Month: November 2017

Jon McNaught

In this post I reflect on Jon McNaught’s work. A printmaker and illustrator from England, he uses screen-printing and lithography to create miniature images and silent narratives, depicting quiet moments from everyday life in small, often tile like panels. His inspiration is taken from his local surroundings and the British landscapes. Intrigued by Japanese woodblock prints (e.g. Hiroshige) as a student, he became interested in printmaking in order to recreate the displayed atmosphere.

‘Puddle’, Lithographic print (2012)
From ‘Dockwood’. McNaught’s third comic book published by Nobrow Press 2012
Over the sea. Screenprint (2009)

His (mostly) silent comics are almost completely void of text and convey an atmosphere that I find very appealing. It is the simplicity he uses in form and colour that resonates with me and that lead me to discover those quiet narratives that I didn’t perceive at first. By combining the visual elements with sound elements specific to the place he adds another sensory layer, which, in addition to the absence of a clear plot makes the reader feel as if he was discovering and experiencing the depicted moment.

His narratives “are less concerned with plot, drama or action than capturing melancholic moods and ephemeral plays of light and shadow, connections and contrasts between the man-made and natural worlds, and the extraordinary in the ordinary.” (Paul Gravett, 2011)

I was happy to find a video from Bezalel Academy of Arts and Design. In this workshop he talks about his background, motivation and process. I have watched it several times already 🙂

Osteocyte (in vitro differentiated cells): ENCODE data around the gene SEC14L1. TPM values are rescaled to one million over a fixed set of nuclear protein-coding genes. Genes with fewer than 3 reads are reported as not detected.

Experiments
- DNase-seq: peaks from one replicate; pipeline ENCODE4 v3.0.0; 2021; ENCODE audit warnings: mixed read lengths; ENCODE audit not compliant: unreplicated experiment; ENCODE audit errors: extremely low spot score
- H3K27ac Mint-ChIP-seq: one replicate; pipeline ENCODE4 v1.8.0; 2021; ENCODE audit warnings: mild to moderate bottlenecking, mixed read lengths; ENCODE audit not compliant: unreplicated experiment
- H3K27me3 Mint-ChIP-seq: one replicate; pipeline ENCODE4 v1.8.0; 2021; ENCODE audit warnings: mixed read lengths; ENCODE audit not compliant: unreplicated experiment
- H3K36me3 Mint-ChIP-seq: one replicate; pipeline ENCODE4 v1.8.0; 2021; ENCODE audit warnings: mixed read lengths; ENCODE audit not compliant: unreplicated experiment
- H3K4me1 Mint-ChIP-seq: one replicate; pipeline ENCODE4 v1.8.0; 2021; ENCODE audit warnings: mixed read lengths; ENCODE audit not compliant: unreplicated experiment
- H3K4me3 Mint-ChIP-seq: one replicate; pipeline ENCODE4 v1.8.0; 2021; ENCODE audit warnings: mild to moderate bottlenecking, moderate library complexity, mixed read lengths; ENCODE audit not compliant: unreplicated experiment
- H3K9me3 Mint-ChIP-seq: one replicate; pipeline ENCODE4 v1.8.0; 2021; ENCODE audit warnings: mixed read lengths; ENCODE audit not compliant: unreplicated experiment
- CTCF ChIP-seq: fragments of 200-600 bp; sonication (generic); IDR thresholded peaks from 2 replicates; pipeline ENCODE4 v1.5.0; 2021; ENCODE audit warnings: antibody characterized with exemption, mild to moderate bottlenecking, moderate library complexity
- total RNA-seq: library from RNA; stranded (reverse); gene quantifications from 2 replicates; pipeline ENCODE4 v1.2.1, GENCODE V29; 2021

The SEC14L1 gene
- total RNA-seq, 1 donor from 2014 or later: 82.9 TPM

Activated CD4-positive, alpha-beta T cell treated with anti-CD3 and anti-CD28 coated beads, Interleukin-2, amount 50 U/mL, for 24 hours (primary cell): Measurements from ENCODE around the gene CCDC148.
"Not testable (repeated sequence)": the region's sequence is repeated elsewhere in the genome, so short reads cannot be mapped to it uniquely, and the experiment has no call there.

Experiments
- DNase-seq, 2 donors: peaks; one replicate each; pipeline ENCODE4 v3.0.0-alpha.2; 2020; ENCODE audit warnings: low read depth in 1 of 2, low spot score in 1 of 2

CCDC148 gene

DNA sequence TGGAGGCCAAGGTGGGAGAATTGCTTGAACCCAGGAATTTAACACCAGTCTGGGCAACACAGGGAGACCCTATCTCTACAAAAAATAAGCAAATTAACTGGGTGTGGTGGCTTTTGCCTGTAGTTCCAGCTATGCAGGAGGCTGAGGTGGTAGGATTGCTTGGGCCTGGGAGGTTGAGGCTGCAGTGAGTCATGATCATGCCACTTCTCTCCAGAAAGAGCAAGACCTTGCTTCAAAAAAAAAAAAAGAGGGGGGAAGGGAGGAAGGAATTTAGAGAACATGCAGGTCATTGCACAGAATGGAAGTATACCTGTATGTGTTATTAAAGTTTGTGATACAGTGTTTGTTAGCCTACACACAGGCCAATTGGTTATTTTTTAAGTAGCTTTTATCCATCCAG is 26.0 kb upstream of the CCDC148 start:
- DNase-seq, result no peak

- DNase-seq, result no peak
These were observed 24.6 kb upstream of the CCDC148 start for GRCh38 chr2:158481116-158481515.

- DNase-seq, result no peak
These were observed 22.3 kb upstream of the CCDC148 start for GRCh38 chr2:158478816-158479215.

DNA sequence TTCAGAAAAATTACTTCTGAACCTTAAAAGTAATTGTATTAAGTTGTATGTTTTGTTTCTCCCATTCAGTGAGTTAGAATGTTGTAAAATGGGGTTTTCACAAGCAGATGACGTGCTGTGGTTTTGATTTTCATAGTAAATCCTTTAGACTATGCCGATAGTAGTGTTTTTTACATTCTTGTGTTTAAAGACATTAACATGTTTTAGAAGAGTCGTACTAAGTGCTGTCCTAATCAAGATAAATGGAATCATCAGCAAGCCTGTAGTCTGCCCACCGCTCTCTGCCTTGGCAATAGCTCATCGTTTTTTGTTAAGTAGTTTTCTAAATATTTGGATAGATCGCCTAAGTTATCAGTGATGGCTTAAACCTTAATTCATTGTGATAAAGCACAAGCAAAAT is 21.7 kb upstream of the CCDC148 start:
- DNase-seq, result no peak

Additionally there is an interview with Paul Gravett from 2011.

Gravett, Paul (2011) John McNaught: Printing Comics [Online] May 8, 2011. Available from: [Accessed: 21st Nov 2017]

Bezalel Academy of Arts and Design, Jerusalem (2014) [Online] March 26, 2014. Available from:בצלאל/Search#search=05bbe54a2b9efe8ced6dd6db7792bdbe

Hourly Comic Day

After a tutorial with Thom Cuschieri I felt encouraged to look into some directions he had pointed out to me in terms of comics and “daily”.

Called ‘hourly comic day’ this art project was started by John Campbell and takes place every year. The concept is simple: Comic artists and illustrators who want to participate draw a short comic, even just a panel, for every hour they are awake and load the results onto their blog or any social media platform they see fit.

It is a great way to discover new artists and take a look at what they are up to. Without a doubt this is also a great drawing and writing exercise as well as a creative challenge.

For me it was fascinating to see the different angles artists choose to depict moments from their everyday life.

Some interesting examples:


Joe Decie



Sarah McIntyre


Dustin Harbin


Interview with Comic artist and letterer Dustin Harbin: SAVA, O. (2015) ‘Diary Comics’:


Dustin Harbin on the art of autobiographical comics and lettering [Online] Available from: [Accessed: 24 November 2017]

Decie, J. (2017) What I drew [Online] Available at: [Accessed: 24 November 2017]

Hickey, A. (2017) Andrea Hickey [Online] Available at: [Accessed: 24 November 2017]

McIntyre, S. (2017) Hourly Comics [Online] Available at: [Accessed: 24 November 2017]


Comics Alliance (2017) 17 webcomics diaries that let you peek other people’s life. [Online] Available from: [Accessed: 24 November 2017]

“Souvenir”– Martin Parr

From ‘Common Sense’. Munich. GERMANY 1997 © Martin Parr / Magnum Photos

The other day I went to a photography exhibition: “Martin Parr. Souvenir – A Photographic Journey”. Though I had seen some of Parr’s photographs a few years back I did not expect it to be so entertaining and yet so thought provoking at the same time.